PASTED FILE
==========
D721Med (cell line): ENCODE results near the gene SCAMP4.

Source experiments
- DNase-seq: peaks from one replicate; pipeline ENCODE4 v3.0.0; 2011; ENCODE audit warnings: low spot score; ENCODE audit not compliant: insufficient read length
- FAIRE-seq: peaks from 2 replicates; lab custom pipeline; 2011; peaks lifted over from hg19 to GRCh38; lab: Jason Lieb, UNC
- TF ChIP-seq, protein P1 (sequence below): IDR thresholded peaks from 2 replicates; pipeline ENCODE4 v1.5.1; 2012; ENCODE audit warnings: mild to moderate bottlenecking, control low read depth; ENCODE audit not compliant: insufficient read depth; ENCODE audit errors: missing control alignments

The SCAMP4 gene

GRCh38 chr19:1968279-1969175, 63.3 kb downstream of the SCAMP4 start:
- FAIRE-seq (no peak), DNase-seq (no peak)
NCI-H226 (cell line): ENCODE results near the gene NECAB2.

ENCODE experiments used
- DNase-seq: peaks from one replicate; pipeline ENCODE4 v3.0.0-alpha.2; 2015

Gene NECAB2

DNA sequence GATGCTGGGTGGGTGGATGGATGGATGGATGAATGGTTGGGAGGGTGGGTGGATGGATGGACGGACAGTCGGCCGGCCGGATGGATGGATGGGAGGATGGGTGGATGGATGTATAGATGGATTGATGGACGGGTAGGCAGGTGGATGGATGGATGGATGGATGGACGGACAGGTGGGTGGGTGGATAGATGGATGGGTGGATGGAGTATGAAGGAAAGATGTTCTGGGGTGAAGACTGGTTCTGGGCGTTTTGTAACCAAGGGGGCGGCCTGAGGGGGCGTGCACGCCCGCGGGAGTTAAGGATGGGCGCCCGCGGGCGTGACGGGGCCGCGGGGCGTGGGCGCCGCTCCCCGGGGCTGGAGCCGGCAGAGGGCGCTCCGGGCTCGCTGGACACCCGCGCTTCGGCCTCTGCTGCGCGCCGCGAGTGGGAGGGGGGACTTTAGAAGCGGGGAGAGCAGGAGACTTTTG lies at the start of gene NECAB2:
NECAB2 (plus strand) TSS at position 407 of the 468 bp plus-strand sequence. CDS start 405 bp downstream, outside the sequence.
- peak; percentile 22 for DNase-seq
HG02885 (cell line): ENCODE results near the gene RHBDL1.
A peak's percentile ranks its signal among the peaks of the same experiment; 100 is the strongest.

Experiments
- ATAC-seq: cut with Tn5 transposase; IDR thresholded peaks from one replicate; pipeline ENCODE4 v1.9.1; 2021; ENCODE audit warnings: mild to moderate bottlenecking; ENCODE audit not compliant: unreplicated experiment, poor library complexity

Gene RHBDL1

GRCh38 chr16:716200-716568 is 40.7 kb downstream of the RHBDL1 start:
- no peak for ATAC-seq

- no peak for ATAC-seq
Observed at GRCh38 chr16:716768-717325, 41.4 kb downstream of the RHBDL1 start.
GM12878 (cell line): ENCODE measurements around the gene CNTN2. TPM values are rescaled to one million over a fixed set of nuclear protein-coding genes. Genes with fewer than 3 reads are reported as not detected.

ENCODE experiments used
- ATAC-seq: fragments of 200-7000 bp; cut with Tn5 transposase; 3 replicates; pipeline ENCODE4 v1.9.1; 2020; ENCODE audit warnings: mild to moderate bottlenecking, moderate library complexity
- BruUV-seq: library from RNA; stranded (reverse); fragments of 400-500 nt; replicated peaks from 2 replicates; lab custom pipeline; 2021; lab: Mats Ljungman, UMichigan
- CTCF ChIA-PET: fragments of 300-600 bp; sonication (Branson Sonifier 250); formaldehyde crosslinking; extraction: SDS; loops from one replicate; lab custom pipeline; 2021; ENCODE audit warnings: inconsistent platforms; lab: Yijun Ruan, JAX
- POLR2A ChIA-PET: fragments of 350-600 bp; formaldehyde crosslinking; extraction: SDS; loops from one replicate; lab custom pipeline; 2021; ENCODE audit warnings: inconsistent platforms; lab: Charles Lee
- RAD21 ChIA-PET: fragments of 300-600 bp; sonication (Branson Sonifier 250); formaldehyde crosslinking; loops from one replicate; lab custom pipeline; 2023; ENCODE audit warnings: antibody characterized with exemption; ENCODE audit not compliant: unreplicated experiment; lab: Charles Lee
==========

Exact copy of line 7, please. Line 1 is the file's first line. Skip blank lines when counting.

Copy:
GRCh38 chr19:1968279-1969175, 63.3 kb downstream of the SCAMP4 start: